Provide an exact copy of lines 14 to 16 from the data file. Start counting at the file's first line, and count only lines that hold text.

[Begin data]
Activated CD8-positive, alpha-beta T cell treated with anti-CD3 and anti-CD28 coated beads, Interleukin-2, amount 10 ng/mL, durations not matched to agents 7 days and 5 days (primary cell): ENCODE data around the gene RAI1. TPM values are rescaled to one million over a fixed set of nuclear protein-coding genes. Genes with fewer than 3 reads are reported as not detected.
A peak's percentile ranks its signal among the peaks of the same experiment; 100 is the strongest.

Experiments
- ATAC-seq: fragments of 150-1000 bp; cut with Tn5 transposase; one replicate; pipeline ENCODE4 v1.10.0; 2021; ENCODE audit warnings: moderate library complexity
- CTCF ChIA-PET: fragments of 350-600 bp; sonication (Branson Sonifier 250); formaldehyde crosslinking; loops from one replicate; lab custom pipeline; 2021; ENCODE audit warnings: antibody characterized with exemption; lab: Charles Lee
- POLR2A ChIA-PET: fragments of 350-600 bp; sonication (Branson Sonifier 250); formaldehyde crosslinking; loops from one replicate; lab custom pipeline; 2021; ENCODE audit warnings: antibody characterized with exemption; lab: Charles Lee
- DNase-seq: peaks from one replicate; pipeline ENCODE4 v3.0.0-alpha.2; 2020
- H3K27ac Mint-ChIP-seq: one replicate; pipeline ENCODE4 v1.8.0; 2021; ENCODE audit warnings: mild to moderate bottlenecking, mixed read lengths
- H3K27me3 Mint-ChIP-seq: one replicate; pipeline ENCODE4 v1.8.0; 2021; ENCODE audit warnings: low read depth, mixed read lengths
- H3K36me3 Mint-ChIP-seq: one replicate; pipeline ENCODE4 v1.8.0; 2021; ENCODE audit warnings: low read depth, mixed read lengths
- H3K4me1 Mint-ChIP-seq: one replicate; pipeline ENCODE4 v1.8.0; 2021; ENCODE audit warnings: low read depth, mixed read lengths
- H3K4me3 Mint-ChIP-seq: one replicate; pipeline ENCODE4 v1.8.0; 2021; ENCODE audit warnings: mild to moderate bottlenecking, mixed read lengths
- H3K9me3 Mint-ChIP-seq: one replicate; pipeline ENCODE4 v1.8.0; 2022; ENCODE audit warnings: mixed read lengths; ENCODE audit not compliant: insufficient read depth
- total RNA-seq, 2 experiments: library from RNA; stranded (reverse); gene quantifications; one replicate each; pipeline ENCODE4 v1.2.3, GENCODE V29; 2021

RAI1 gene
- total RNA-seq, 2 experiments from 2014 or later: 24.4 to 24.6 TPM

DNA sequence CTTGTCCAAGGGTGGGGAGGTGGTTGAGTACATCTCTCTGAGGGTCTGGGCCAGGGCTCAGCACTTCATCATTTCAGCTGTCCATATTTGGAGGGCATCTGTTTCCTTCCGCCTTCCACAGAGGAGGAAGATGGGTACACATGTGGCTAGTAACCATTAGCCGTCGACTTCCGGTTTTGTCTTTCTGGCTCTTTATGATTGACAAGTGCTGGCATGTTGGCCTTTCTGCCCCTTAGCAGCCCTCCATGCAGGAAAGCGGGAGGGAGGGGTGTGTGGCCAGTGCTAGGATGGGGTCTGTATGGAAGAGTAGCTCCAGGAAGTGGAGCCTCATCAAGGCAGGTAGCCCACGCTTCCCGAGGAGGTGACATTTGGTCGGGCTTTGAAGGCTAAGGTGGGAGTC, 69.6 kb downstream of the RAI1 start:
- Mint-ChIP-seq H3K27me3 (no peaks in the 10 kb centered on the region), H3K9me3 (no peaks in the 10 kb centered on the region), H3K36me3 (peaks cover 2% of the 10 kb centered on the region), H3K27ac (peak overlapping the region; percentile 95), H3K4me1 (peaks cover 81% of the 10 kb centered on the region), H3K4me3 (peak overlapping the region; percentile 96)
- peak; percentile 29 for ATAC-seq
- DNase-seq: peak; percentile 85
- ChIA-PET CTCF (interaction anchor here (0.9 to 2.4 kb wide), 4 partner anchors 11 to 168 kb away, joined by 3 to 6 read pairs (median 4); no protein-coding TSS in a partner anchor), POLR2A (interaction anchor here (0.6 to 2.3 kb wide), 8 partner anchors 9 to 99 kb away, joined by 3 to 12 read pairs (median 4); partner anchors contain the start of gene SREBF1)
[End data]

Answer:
- total RNA-seq, 2 experiments: library from RNA; stranded (reverse); gene quantifications; one replicate each; pipeline ENCODE4 v1.2.3, GENCODE V29; 2021

RAI1 gene
- total RNA-seq, 2 experiments from 2014 or later: 24.4 to 24.6 TPM